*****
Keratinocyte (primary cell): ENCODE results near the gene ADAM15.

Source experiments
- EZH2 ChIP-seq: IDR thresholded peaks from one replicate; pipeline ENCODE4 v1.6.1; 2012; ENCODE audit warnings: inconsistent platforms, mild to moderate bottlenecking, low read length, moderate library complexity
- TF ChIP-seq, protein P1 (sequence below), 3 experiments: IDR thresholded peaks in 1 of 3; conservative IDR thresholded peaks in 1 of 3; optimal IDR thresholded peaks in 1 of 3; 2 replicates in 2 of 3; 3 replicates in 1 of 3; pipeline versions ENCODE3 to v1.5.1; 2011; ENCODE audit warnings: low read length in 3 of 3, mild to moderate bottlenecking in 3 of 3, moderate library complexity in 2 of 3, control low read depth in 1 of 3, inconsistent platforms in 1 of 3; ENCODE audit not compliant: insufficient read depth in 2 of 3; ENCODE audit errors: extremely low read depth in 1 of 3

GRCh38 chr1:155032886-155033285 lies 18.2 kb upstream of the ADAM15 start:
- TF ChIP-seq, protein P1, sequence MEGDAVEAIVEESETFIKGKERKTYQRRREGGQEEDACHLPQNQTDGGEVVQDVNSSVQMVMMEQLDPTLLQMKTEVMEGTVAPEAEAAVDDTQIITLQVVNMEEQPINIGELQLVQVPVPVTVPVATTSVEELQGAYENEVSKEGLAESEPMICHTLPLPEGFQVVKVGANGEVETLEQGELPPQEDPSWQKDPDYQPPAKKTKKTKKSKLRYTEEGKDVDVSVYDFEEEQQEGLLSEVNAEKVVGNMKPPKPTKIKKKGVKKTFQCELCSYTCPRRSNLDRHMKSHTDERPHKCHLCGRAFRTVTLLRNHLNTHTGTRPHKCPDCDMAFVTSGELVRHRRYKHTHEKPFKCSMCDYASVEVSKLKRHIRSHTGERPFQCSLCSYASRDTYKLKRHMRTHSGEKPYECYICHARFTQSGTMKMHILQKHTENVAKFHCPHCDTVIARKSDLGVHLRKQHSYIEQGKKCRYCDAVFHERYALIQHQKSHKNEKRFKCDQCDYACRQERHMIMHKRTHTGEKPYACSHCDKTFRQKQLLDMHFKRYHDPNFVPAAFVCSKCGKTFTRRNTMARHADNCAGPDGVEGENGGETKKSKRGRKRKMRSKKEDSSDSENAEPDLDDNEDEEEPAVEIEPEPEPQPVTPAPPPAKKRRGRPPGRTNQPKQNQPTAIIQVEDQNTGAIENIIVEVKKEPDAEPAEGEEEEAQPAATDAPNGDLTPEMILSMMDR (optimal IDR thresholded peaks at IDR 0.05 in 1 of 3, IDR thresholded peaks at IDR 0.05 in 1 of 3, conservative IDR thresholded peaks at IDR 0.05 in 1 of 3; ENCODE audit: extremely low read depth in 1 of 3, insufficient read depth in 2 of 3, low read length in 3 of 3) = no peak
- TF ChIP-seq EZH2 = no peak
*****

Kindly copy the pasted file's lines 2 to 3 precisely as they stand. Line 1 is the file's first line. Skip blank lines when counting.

Source experiments
- EZH2 ChIP-seq: IDR thresholded peaks from one replicate; pipeline ENCODE4 v1.6.1; 2012; ENCODE audit warnings: inconsistent platforms, mild to moderate bottlenecking, low read length, moderate library complexity